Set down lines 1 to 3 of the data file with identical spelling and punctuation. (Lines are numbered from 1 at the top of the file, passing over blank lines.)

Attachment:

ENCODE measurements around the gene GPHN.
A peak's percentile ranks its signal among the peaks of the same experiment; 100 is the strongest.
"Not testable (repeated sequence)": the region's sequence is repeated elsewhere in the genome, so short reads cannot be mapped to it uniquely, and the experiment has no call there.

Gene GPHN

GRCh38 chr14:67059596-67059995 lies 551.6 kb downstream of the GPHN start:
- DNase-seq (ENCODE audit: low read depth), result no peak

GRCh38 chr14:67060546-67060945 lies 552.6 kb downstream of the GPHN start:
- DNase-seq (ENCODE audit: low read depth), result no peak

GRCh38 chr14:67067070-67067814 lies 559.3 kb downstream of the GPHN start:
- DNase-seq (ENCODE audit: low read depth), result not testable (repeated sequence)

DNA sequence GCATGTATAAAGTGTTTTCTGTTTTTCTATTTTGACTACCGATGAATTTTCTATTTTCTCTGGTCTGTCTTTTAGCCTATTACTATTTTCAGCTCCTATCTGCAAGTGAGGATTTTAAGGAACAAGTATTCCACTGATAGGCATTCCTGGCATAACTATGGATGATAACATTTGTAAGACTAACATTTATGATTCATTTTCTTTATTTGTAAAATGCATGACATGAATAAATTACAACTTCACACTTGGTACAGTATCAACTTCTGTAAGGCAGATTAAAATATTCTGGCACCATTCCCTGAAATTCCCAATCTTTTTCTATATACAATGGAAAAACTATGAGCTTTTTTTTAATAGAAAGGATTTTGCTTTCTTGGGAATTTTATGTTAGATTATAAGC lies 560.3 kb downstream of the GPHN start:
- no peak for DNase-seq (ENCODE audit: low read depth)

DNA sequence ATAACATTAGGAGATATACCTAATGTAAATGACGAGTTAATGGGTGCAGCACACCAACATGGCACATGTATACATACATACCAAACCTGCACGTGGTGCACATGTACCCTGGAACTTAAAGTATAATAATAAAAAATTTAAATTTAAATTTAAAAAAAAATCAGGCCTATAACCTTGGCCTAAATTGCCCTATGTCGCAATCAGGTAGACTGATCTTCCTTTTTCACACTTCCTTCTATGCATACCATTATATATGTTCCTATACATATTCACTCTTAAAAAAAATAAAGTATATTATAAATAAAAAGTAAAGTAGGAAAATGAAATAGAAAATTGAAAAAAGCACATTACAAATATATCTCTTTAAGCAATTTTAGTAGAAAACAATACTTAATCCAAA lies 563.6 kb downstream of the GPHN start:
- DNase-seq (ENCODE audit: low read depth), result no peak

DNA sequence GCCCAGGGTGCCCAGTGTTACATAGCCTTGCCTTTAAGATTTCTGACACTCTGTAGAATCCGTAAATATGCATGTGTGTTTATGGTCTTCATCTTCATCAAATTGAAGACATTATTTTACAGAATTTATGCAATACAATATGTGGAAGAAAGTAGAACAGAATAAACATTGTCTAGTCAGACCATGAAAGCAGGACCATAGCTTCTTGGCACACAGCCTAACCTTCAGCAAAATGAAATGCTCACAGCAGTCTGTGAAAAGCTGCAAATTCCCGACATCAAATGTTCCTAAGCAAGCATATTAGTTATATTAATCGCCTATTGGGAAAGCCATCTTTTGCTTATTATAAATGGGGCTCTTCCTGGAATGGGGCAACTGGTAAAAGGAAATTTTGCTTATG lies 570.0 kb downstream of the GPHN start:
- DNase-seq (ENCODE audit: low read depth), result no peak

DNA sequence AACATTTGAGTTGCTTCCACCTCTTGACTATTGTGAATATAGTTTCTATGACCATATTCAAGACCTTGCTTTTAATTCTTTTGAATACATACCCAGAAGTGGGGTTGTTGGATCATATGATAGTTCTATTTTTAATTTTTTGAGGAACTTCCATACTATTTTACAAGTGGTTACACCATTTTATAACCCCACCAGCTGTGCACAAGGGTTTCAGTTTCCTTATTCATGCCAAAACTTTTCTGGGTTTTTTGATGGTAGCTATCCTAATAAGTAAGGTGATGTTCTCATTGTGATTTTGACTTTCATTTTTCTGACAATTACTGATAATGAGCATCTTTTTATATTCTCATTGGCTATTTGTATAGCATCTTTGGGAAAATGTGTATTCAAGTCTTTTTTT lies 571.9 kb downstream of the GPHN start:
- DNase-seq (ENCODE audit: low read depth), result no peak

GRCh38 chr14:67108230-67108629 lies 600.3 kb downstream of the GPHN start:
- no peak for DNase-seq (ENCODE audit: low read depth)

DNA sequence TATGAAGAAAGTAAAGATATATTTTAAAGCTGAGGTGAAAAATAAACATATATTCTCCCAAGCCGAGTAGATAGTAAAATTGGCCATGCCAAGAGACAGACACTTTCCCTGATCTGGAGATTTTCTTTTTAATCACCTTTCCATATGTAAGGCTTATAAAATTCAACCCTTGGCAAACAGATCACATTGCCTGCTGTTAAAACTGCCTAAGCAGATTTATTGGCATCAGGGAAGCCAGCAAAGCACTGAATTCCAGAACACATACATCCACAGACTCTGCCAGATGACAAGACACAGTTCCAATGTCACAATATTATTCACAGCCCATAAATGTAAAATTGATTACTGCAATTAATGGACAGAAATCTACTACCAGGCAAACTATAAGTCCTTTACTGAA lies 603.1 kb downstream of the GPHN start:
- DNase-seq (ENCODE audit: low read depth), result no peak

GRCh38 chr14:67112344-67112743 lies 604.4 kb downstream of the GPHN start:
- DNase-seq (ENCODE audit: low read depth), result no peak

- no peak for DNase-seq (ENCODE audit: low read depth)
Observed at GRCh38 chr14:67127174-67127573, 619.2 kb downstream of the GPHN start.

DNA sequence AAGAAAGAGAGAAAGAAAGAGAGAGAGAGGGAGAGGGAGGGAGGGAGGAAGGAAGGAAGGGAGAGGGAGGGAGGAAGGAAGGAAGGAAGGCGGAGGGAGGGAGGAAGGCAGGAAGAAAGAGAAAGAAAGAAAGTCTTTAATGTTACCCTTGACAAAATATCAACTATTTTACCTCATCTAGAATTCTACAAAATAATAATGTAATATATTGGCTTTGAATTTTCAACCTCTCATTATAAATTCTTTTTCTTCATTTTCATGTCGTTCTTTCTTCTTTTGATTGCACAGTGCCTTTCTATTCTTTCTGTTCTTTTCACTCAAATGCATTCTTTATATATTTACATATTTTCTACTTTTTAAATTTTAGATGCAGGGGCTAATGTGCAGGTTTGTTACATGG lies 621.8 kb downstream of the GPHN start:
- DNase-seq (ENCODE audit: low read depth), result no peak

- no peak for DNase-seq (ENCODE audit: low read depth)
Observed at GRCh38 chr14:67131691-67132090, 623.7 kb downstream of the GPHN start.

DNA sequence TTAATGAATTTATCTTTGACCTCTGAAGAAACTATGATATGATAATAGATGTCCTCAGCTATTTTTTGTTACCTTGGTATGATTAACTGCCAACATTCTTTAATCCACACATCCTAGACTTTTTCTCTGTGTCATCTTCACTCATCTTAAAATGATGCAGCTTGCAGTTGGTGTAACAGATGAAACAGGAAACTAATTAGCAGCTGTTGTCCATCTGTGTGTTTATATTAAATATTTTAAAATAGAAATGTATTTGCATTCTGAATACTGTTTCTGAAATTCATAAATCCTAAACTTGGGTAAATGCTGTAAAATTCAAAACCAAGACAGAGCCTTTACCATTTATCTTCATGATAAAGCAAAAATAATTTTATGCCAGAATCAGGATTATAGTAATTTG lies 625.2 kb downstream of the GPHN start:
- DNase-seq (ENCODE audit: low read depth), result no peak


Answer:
ENCODE measurements around the gene GPHN.
A peak's percentile ranks its signal among the peaks of the same experiment; 100 is the strongest.
"Not testable (repeated sequence)": the region's sequence is repeated elsewhere in the genome, so short reads cannot be mapped to it uniquely, and the experiment has no call there.